Intestinal malrotations are congenital anomalies of rotation and fixation of the intestine and mesentery. During embryonic development, there is normally a rotation of the primary intestinal loop at 270 degrees. Early termination of this rotation is responsible for the complete (90 degrees) or incomplete (180 degrees) common mesentery. These pathologies are asymptomatic if transit is possible. The prevalence of common mesentery in adults is estimated at 0.2–0.5% of the population, and this pathology is the main risk factor for small intestine volvulus [16]. Small intestine volvulus is itself a rare disease in adults and is estimated to affect 1.7 in 100,000 persons per year in Western countries. This pathology is mainly of primary etiology on intestinal malrotation [17]. The Ladd procedure allows the incomplete common mesentery to be treated by repositioning it as a complete 90-degree common mesentery. This involves positioning the entire small intestine in the right hemiabdomen and the entire colon in the left hemiabdomen. Pexies (surgical fixations), which cause recurrences and increased morbidity due to the risk of internal hernias, release, and straps, must be avoided [18]. Because our patient has been colectomized, the conventional procedure is not possible, and repositioning the small intestine on the right alone may not be the most appropriate strategy for the left hemiabdominal emptiness she would have on occasion. The intervention necessary to treat the intestinal malrotation of this colectomized patient will be referred to a specialized center.

The colectomy was performed in a private hospital on the basis of diagnosis of colonic inertia without further investigation of constipation and volvulus. This pathology concerns less than 10% of patients with severe constipation resistant to medical treatment. Surgical treatment consisted of subtotal colectomy with ileorectal anastomosis, and the persistence of symptomatology was interpreted as a therapeutic failure, which is described in one in ten patients treated surgically for colonic inertia. This erroneous diagnosis could have been avoided by following the recommendations concerning the preoperative assessment in this context. Thus, the exhaustive colorectal assessment includes a colonoscopy (looking for an organic cause), a barium enema (looking for a megarectum), a measurement of colonic transit time, and a rectogram. The recommendations emphasize the essential nature of anorectal manometry before surgery, making it possible to eliminate HD [19].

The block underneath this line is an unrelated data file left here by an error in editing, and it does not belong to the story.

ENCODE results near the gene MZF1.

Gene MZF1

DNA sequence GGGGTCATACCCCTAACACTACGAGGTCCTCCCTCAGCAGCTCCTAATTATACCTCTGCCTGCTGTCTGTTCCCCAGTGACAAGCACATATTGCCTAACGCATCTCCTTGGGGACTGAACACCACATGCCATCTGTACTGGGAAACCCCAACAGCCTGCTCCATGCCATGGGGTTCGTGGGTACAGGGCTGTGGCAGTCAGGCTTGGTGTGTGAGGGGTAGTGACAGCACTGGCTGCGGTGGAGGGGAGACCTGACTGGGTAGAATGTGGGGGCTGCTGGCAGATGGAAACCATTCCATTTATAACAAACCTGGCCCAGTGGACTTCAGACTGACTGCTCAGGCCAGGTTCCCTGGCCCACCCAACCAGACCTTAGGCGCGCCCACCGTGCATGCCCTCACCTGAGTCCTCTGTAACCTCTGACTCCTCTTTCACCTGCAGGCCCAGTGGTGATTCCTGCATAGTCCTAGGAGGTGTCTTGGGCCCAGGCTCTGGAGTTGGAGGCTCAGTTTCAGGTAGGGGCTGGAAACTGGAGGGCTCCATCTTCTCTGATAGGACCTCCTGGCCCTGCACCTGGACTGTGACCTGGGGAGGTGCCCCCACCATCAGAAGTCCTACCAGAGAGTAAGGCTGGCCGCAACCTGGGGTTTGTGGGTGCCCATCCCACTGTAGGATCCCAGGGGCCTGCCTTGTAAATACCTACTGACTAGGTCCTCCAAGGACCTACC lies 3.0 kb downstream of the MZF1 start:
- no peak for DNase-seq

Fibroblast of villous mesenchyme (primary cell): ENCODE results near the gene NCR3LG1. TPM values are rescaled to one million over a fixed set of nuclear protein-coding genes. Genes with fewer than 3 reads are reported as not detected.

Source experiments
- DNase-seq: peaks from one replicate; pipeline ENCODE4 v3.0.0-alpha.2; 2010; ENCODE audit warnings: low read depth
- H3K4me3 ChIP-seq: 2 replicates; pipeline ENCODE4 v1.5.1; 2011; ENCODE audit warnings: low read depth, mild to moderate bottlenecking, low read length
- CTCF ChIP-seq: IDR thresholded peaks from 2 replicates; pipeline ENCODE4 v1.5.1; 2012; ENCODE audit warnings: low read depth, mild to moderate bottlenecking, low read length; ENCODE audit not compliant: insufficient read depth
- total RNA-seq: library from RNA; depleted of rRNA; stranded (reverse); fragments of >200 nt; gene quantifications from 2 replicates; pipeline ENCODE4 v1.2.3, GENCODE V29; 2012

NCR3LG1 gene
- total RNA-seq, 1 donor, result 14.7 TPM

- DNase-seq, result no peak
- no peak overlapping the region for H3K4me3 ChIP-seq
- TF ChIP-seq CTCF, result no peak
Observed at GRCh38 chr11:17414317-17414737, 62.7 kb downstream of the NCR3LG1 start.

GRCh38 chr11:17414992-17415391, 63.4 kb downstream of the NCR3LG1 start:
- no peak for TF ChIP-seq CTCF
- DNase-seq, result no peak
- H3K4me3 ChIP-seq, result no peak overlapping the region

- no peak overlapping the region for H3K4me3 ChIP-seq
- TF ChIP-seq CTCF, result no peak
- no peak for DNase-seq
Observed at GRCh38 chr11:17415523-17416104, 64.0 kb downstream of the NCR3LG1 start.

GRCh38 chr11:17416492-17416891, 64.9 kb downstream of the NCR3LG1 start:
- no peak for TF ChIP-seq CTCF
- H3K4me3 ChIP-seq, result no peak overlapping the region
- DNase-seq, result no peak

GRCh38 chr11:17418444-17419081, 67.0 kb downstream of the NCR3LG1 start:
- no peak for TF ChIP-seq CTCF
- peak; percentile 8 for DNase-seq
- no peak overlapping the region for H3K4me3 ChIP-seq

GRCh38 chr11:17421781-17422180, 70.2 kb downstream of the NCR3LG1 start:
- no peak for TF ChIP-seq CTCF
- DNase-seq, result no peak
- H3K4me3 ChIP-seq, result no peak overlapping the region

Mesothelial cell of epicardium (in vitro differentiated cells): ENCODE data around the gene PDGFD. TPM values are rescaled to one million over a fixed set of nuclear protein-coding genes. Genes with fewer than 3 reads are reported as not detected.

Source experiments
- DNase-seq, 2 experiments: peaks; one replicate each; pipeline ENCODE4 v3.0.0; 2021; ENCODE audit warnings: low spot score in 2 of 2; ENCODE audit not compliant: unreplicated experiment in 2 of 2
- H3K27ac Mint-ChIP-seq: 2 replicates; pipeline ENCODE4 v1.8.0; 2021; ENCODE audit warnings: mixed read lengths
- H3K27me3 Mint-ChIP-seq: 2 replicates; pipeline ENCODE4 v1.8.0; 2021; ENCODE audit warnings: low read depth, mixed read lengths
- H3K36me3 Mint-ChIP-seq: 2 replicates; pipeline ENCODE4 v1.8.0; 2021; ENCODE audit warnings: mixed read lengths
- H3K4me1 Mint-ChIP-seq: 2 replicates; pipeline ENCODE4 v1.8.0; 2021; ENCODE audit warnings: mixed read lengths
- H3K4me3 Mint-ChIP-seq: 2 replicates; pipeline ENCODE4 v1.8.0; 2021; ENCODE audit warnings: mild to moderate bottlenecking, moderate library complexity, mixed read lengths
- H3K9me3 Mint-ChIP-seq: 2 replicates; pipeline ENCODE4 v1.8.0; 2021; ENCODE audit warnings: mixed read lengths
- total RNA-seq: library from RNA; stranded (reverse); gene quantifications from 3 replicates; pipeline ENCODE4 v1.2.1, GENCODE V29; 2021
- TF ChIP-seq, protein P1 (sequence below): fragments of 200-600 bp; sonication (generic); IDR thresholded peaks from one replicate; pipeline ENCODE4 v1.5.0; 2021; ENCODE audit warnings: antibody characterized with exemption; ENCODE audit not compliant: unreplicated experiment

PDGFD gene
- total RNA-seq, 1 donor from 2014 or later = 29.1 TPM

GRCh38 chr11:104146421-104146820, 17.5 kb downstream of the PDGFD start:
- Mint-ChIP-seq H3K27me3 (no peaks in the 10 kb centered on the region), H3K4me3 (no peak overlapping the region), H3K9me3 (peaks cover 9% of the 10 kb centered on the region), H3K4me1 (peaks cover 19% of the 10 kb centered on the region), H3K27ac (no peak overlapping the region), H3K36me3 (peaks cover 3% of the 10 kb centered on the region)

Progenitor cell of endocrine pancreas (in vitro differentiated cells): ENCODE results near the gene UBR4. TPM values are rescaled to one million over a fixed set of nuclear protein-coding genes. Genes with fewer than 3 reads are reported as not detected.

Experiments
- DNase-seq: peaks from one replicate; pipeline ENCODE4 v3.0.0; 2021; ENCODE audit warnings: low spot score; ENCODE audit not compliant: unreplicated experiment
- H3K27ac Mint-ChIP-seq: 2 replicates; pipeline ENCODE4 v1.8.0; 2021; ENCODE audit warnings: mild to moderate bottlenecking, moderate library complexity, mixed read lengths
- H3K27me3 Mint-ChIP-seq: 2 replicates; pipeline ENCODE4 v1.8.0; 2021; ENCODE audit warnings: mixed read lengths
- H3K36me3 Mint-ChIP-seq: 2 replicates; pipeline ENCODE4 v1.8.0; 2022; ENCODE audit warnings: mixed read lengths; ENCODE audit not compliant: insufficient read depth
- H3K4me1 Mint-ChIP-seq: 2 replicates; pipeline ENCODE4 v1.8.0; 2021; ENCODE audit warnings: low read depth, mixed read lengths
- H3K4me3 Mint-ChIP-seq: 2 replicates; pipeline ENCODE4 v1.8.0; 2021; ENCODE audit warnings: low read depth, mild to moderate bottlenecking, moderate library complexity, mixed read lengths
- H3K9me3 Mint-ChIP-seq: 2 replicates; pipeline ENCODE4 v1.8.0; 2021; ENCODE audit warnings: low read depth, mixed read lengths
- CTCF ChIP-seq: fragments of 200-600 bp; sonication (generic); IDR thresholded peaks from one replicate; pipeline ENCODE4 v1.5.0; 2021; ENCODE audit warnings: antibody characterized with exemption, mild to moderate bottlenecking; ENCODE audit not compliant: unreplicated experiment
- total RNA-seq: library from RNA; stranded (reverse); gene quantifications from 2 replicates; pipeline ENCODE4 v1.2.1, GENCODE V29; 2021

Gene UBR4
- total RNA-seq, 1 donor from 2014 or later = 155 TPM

The analysis of the colectomy operating room revealed that it was probably performed on a portion of a healthy colon. Indeed, HD is rectosigmoidal in 80% of cases [20], and the analysis of the upstream portion does not allow the diagnosis of HD. The first rectal biopsies performed in our patient before 2016 were superficial and did not allow the diagnosis of HD. However, the recommendations on how to carry out these biopsies are very precise and well codified. These should take the full parietal thickness and interest the posterior surface of the rectum, starting from the pectinate line over a height of 6 cm, and should be oriented. Biopsies should benefit from a conventional histological examination (using H&E) and an acetylcholinesterase study (showing an overexpression of this activity in HD). It is therefore not surprising that HD was not found on these biopsies.